How Holographic Memory Will Work

A Little Background

Holographic memory offers the possibility of storing 1 terabyte (TB) of data in a sugar-cube-sized crystal. A terabyte of data equals 1,000 gigabytes, 1 million megabytes or 1 trillion bytes. Data from more than 1,000 CDs could fit on a holographic memory system. Most computer hard drives only hold 10 to 40 GB of data, a small fraction of what a holographic memory system might hold.

Polaroid scientist Pieter J. van Heerden first proposed the idea of holographic (three-dimensional) storage in the early 1960s. A decade later, scientists at RCA Laboratories demonstrated the technology by recording 500 holograms in an iron-doped lithium-niobate crystal, and 550 holograms of high-resolution images in a light-sensitive polymer material. The lack of cheap parts and the advancement of magnetic and semiconductor memories placed the development of holographic data storage on hold.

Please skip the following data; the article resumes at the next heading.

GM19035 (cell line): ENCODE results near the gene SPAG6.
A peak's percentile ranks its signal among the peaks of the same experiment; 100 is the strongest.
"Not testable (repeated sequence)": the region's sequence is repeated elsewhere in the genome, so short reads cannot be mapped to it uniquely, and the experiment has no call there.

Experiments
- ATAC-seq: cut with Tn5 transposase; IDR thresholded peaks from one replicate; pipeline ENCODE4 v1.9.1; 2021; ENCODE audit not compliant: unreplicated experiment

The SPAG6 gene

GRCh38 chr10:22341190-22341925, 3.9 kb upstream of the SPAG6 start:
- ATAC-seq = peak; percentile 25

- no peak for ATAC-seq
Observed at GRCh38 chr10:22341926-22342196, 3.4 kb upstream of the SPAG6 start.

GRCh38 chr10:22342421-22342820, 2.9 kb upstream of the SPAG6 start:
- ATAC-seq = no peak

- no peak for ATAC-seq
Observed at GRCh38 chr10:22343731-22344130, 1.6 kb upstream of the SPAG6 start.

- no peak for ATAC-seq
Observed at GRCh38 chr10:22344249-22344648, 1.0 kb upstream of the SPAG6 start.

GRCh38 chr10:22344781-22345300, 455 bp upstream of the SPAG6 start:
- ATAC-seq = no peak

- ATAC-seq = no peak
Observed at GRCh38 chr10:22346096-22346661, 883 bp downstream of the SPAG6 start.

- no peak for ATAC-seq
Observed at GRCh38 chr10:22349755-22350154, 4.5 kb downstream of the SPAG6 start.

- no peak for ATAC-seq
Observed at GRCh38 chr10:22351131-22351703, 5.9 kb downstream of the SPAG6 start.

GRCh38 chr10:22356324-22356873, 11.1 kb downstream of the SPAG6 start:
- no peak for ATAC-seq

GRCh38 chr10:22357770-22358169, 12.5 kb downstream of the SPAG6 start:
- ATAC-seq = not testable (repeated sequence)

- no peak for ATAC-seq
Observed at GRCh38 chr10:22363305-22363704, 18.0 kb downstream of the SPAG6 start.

Over the past decade, the Defense Advanced Research Projects Agency (DARPA) and high-tech giants IBM and Lucent's Bell Labs have led the resurgence of holographic memory development.